Fresh fruit can be a little tricky to make.
There’s the fact that it’s one of those fruits that is so simple to make that it requires no special skills at all, but you’re going to need a lot of time and a lot more than you’d normally get from just a recipe.
If you’re like me, then you’re in the mood to make a dessert with a lot to it, like a fruit cake.
Fruit cake, if you’re lucky enough to be a regular reader of The Verge, is my go-to dessert of choice.
I’ve been enjoying it for a few years now, and it’s definitely one of my go to desserts.
And now, thanks to my friend Josh, it’s my new favorite dessert.
I have the perfect recipe to share with you!
Fruit cake recipe | Fresh fruit cake ingredients 1/2 cup sugar 1/4 cup cornstarch 1/8 cup almond flour 1/3 cup water 2 eggs 1/5 cup brown sugar 1 tsp vanilla extract 2 cups flour 1 tsp baking soda 1/16 tsp salt 2 large eggs 2 cups of fruit pulp (or 1/6 cup) (2 cups = 2 teaspoons) fruit juice (or any other juice of your choice) 1/1 cup of buttercream (2 sticks) Directions Prepare the sugar and cornstamp ingredients: Combine the sugar, cornstech, almond flour, and water in a small bowl.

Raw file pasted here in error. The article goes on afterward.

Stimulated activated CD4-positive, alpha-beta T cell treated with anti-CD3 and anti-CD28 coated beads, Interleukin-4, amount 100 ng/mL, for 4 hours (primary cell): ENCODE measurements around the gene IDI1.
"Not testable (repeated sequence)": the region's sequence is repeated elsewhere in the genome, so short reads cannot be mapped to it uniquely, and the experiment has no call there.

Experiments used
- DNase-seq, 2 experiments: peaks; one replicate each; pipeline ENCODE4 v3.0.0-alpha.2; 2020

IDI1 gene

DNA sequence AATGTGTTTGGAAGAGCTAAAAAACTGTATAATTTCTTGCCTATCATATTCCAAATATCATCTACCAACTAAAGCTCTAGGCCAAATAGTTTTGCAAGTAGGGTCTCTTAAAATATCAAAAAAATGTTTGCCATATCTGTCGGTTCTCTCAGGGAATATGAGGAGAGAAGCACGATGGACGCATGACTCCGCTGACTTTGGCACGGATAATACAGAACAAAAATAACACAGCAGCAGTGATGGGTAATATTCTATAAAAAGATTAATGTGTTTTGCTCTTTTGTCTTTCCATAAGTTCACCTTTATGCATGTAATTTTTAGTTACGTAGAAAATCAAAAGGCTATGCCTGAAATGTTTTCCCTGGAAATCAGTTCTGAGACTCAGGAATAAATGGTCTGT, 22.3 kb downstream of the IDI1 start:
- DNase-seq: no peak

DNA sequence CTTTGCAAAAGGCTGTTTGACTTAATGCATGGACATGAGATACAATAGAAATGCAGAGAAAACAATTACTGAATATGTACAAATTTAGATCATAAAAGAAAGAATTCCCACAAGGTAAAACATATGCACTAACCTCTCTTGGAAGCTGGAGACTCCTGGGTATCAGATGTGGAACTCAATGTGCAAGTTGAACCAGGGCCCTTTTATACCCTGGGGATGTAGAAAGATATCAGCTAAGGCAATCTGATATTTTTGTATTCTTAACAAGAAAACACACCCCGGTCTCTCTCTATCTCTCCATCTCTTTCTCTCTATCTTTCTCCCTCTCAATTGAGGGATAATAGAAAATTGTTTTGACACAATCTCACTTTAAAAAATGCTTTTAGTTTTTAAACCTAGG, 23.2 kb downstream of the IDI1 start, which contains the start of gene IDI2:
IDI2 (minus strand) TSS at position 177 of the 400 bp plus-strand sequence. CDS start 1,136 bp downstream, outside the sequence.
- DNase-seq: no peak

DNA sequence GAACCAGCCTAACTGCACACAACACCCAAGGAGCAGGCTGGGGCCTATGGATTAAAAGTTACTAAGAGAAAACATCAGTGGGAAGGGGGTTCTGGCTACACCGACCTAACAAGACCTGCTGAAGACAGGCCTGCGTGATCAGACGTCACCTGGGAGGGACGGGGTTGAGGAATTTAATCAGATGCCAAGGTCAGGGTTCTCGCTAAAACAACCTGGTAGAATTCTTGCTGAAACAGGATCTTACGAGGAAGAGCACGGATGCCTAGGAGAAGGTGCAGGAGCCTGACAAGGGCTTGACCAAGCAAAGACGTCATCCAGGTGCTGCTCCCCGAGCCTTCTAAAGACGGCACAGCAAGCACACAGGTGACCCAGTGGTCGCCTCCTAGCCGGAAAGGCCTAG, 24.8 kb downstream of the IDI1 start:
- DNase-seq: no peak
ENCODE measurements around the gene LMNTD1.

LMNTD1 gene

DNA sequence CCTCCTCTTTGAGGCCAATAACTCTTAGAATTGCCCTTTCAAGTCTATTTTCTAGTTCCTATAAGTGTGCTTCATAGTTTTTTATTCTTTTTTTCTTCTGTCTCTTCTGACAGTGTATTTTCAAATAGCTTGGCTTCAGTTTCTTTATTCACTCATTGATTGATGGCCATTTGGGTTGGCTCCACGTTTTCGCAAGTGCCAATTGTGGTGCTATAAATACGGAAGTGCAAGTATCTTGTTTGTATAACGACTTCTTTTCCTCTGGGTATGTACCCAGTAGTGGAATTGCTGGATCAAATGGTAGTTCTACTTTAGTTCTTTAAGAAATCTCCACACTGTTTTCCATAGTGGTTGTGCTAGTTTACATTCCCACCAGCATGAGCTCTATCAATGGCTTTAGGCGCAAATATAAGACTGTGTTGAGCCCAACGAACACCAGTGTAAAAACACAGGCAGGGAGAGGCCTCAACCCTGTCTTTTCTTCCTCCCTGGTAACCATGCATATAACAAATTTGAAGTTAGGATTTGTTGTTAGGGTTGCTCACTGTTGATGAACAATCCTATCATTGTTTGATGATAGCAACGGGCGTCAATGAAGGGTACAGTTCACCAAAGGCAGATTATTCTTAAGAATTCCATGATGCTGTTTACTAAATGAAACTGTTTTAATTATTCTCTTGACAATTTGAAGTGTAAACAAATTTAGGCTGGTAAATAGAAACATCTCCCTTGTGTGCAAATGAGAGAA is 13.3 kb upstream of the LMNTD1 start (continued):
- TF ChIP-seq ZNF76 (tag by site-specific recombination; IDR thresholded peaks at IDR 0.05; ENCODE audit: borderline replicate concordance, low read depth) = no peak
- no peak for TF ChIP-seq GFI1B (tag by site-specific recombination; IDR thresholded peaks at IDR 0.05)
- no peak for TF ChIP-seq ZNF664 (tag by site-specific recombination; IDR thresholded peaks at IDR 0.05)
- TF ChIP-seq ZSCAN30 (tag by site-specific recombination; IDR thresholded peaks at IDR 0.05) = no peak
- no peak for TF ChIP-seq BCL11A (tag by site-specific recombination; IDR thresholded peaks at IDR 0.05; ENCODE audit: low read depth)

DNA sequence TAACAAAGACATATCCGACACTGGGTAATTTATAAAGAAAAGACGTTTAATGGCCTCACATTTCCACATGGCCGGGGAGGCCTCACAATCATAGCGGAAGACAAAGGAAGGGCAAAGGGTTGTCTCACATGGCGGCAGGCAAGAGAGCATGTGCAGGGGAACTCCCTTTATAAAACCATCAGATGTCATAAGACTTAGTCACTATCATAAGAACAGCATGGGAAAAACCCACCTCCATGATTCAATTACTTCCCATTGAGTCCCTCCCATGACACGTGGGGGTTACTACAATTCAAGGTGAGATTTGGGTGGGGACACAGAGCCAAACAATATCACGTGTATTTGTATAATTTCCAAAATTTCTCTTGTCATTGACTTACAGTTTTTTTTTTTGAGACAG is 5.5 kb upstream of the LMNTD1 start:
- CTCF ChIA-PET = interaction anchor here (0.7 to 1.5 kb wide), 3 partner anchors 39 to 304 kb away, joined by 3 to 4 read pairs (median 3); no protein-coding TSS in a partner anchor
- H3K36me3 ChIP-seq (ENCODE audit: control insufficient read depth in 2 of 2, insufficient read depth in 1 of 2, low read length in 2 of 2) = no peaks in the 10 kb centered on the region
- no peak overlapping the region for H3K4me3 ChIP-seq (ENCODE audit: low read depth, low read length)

Add the eggs, brown sugar, vanilla extract, and flour.
Add in the eggs one at a time and mix well.
If the batter looks too runny, add the next egg until it’s the consistency of soft, cake batter.
If it looks too dry, add more flour and mix again.
Add more water as needed until you have a smooth batter.
Add two large eggs, one at each end of the batter.
When you have an even batter, use a spatula to form a ball.
This will form the top of the cake, which you will then use to shape the fruit.
You can serve the fruit cake by itself or in a large muffin tin.
It will keep for at least 1 week.
Notes I’m not going to lie to you: this is not the easiest fruit cake you’ve ever made, but it’s absolutely delicious.
And if you can, try it with just the two eggs in a bowl of water and one fruit pulp.
It won’t be quite as good as the homemade version, but I think that’s because you’re using a lot less fruit pulp, which can result in a lot drier cake.
You may also want to consider using a thicker cake batter instead of the less dense cake batter that you might normally use for a fruit dessert.